How do you get people to cooperate. By increasing utility, of course, but that is difficult to measure, obviously, and there may some components beyond rationality in emotional contexts. However, we have some interesting ways to get some neurological hints about positive and negative emotions by measuring the conductance of skin. This may help to explain why people are sometimes willing to hurt themselves in order to punish others.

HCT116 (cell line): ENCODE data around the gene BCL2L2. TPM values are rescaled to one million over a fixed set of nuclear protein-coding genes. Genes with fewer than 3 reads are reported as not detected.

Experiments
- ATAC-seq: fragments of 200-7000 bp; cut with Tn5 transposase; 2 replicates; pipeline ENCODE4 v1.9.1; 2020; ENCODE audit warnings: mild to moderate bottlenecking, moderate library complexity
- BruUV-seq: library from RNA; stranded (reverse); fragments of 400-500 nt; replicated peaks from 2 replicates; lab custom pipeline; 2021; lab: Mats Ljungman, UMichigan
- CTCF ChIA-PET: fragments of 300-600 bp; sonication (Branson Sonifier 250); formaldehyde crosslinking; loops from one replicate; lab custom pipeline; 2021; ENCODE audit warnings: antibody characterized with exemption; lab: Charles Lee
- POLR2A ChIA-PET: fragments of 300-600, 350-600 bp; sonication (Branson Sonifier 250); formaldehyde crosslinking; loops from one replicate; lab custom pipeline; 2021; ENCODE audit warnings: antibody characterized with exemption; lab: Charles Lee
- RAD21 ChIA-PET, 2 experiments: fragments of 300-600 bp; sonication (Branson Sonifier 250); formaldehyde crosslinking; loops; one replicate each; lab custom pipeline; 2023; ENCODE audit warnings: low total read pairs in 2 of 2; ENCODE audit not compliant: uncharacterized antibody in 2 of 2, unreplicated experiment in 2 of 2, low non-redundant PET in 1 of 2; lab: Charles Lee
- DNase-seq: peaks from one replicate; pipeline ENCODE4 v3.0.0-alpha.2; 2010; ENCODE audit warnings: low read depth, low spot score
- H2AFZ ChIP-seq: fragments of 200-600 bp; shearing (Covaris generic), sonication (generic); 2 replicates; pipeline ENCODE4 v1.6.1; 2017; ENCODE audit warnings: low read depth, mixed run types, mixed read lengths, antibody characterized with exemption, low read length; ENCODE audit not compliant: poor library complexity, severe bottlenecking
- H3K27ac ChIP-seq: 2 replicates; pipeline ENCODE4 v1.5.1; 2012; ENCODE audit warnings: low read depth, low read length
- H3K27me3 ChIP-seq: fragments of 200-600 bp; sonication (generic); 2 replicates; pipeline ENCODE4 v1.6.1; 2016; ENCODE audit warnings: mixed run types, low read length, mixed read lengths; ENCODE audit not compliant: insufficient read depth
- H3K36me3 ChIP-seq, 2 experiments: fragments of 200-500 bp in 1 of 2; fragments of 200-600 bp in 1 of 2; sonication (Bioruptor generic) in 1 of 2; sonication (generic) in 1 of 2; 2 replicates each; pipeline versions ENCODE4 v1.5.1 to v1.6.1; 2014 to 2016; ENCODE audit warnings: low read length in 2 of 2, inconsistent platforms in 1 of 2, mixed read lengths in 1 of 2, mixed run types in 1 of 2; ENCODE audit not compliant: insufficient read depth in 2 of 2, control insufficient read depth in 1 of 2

Mateus Joffily, David Masclet, Charles Noussair and Marie-Claire Villeval conduct an experiment where cooperation, free-riding and punishment can happen. They measure skin conductance to reveal the intensity of emotions and let players reveal whether their emotions are positive or negative. Cooperation and punishment of free-riding elicit positive emotions, the latter indicating that emotions can override self-interest. That is also because punishment relieves some of the negative emotions from observing free-riding. And one does not like being punished, which lends one to cooperate more in the future. Finally, people like being in a set-up where sanctions are possible, in particular because it allows a virtuous circle of emotions that reinforce each other and lead to more cooperation.